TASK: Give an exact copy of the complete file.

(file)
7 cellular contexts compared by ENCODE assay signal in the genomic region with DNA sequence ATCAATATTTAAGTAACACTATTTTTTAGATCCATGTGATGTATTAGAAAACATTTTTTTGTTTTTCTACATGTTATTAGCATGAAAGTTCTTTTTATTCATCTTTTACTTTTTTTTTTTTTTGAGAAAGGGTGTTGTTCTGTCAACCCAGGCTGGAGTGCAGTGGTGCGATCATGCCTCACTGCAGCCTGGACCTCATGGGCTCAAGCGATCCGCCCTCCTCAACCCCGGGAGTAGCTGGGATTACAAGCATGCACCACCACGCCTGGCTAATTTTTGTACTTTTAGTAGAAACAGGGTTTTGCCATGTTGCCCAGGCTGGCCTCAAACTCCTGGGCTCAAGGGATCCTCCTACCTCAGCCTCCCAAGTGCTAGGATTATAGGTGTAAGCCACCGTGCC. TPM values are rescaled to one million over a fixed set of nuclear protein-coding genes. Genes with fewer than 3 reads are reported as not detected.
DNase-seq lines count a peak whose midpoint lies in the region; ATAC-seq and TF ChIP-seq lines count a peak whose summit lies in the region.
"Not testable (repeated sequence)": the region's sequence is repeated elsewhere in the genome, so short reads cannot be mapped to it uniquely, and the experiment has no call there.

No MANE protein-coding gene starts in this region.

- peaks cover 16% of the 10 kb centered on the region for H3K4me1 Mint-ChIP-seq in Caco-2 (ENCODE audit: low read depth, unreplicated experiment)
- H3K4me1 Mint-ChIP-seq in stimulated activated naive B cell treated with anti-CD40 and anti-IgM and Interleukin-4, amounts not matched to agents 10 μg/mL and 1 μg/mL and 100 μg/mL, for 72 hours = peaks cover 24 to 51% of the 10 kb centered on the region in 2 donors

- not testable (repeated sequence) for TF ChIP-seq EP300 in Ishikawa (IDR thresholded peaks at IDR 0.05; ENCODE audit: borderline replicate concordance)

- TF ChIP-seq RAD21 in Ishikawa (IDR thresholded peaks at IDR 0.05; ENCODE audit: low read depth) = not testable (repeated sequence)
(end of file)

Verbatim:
7 cellular contexts compared by ENCODE assay signal in the genomic region with DNA sequence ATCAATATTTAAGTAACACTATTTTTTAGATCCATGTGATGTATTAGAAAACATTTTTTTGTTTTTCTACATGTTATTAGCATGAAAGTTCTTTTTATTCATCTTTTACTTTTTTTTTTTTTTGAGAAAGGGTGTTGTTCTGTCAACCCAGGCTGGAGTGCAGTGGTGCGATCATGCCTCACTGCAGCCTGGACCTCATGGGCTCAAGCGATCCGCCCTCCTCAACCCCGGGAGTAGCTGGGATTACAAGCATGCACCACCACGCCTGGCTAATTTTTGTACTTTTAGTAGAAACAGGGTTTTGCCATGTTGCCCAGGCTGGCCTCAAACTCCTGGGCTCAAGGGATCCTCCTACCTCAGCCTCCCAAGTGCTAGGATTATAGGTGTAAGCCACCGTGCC. TPM values are rescaled to one million over a fixed set of nuclear protein-coding genes. Genes with fewer than 3 reads are reported as not detected.
DNase-seq lines count a peak whose midpoint lies in the region; ATAC-seq and TF ChIP-seq lines count a peak whose summit lies in the region.
"Not testable (repeated sequence)": the region's sequence is repeated elsewhere in the genome, so short reads cannot be mapped to it uniquely, and the experiment has no call there.

No MANE protein-coding gene starts in this region.

- peaks cover 16% of the 10 kb centered on the region for H3K4me1 Mint-ChIP-seq in Caco-2 (ENCODE audit: low read depth, unreplicated experiment)
- H3K4me1 Mint-ChIP-seq in stimulated activated naive B cell treated with anti-CD40 and anti-IgM and Interleukin-4, amounts not matched to agents 10 μg/mL and 1 μg/mL and 100 μg/mL, for 72 hours = peaks cover 24 to 51% of the 10 kb centered on the region in 2 donors

- not testable (repeated sequence) for TF ChIP-seq EP300 in Ishikawa (IDR thresholded peaks at IDR 0.05; ENCODE audit: borderline replicate concordance)

- TF ChIP-seq RAD21 in Ishikawa (IDR thresholded peaks at IDR 0.05; ENCODE audit: low read depth) = not testable (repeated sequence)